A music teacher's lesson in respect
I met marta in Moscow through a penciled notice on a bulletin board at the American Embassy compound: "Violinist from the Bolshoi wants to give private lessons." My six-year-old began studying with her shortly thereafter. Alex and I set out from the south gate of the compound, down a street of deep gray snow. Then we ducked into an underpass on Novy Arbat, and came up on the other side of the world.
The door of Marta's apartment was padded on the inside. A profusion of bikes and skis filled the hall. We took off our boots, hats, gloves, and coats. A dried flower bouquet decorated the small table, and on the wall hung black-and-white photographs of the Bolshoi Orchestra.
Marta was a softly rounded woman with Slavic features and rosy cheeks. She kissed us in welcome, offering me a pair of slippers so worn they had lost any modifying adjective. There was a sense of uninterrupted quiet to the pace of life in her home, a sense belied by the blackened faade of the Russian White House just outside. It was November 1993, weeks after the October revolution.
In her room, Marta began explaining the different parts of the instrument and having Alex pronounce their names in Russian. A narrow, lumpy bed jutted into the middle of the room, covered in an orange velour bedspread. The wallpaper was old and yellowed. Books were stacked around the floor.
She turned to me suddenly. Did Alex have to go to school every day, she asked. Could he spend a day with her each week, or a couple of mornings during the week?
"He has to go to school," I said.
She looked disappointed. An hour a week seemed not enough time to her.
"Now there are three things I want to be when I grow up," Alex announced at the end of the lesson. "An astronaut, a soccer player, and a violinist."
"Then you will never be any of them," Marta told him. "If you want to excel, you can choose only one of those things."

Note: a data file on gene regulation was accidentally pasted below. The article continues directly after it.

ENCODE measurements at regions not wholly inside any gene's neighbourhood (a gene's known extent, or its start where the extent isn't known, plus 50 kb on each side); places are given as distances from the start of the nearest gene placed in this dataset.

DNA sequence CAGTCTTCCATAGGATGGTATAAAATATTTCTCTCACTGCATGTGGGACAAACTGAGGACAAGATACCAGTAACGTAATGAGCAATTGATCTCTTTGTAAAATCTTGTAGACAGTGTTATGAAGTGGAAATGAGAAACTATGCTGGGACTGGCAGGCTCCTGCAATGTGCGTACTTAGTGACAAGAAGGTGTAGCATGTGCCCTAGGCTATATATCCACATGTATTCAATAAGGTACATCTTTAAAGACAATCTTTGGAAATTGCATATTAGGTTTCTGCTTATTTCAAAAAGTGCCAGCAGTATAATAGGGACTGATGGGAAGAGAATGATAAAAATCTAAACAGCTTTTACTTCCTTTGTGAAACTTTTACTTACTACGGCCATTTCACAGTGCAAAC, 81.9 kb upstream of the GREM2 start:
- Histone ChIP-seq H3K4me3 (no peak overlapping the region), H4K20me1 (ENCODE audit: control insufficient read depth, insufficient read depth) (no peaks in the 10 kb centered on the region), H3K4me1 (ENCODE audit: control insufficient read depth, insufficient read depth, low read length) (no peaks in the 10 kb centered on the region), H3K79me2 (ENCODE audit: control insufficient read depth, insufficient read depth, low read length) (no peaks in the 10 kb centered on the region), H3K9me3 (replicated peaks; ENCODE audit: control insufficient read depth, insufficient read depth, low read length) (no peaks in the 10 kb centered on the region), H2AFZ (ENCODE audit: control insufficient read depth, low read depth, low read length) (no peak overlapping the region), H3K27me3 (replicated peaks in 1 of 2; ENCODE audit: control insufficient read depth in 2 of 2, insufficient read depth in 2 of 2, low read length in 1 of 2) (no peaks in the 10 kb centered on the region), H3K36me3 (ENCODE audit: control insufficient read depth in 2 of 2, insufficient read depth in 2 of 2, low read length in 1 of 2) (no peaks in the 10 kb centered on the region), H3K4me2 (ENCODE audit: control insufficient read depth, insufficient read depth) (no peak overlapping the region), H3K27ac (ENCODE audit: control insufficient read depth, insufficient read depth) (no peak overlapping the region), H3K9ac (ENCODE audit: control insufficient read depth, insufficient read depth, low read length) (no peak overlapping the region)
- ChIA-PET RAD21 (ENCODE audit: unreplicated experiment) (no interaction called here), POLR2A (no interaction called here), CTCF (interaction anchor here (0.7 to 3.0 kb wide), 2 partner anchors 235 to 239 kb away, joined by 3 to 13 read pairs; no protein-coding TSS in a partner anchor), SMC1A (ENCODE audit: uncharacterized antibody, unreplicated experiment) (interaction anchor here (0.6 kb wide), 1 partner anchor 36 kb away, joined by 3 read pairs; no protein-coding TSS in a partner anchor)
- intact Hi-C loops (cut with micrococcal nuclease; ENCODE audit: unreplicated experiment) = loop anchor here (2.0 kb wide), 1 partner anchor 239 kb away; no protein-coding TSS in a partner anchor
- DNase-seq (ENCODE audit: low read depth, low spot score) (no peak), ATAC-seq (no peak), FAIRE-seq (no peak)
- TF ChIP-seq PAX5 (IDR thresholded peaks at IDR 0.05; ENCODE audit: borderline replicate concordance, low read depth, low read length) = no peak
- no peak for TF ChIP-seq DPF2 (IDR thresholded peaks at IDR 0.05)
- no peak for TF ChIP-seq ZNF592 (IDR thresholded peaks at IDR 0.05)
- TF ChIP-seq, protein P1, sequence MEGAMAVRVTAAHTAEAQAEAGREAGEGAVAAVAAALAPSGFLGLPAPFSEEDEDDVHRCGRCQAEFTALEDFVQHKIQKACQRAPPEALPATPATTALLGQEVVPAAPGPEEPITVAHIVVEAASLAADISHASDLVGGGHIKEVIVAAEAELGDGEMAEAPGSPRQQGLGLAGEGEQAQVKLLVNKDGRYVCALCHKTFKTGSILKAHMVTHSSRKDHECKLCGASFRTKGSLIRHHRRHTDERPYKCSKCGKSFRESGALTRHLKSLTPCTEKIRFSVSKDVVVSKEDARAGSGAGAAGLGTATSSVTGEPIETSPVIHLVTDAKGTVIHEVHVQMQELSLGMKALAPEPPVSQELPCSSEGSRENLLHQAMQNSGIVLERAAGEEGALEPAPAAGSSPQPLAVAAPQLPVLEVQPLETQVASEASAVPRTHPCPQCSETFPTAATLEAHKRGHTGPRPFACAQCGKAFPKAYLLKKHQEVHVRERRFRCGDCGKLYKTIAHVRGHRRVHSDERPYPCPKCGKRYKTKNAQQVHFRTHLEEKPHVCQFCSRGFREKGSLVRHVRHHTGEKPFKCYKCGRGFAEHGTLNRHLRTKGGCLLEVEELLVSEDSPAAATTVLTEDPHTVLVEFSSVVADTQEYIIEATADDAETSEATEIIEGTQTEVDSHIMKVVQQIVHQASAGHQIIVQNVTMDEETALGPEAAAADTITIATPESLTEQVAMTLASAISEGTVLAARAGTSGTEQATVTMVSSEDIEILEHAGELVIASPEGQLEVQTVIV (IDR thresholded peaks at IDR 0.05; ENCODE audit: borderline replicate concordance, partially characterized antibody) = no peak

We packed his tiny violin into the new case and snapped it shut. Marta and Alex smiled, catching each other's eyes. "It looks important," she said, patting his shoulder. "You will feel proud to walk the street with your case, like a real musician."
After several weeks, Marta was still not allowing Alex to play any notes on his instrument, and he was losing patience. She explained that some of her adult students went for years before coming up against the problem of how to hold the bow correctly, and they couldn't progress. "Once you learn to hold the bow," she told him, "everything else will fall into place."
WHEN Marta finally allowed Alex to play notes, it was without the bow - pizzicato - plucking notes with the forefinger. Oh, the simple joys of a tune! An actual tune he could recognize. She lent Alex a music book containing simple violin pieces with piano accompaniments that we could play together.
The music lessons progressed slowly. Marta wrote notes while Alex looked on seriously. Marta produced a boiled sweet wrapped in old-fashioned paper. "You will have this," she promised him, "if you write the next measure correctly. These are good, these boiled sweets," she told me. "I get them at the theater. If you want some, I can get them for you."
At the end of the lesson, Alex and I ran home. It was dark in the streets, and icy cold. We jogged together, through the underpass on Novy Arbat and up the tightly packed snow to the compound. I felt we were running through time - from an eternal Russia, down streets that must have looked the same for centuries, toward America again.
"I'll never learn the violin. Never," Alex said as we ran.
"You will, Alex. Remember what Marta always says: This is one of the hardest instruments to learn, and if you manage it, you'll have such a sense of accomplishment. Don't you think?"
"Maybe," he answered breathlessly.
We left Moscow for Washington the following June. Six years later, Alex still plays the violin and takes lessons. He has gone to orchestra camp, participated in the usual recitals, and he practices every night without much prompting. He has not forgotten Marta, although he thinks he has forgotten what she taught him.
Nevertheless, it is my feeling that he remembers what was important about Marta's lessons. He has retained a seriousness and respect for his instrument, and the understanding that playing is a privilege and a discipline deserving work.
Another child in the embassy community was thinking of taking lessons with Marta around the time we left Moscow. Marta asked Alex to explain to him what lessons involved. The two little boys sat cross-legged together at the edge of the soccer field, talking. Later, Marta asked what he'd said to him.
"I told him it was the most difficult instrument in the world to play well," Alex told her simply. I will never forget Marta's reaction. She couldn't have been more pleased. "Harasho, Alex," she said, smiling. "Veddy gud."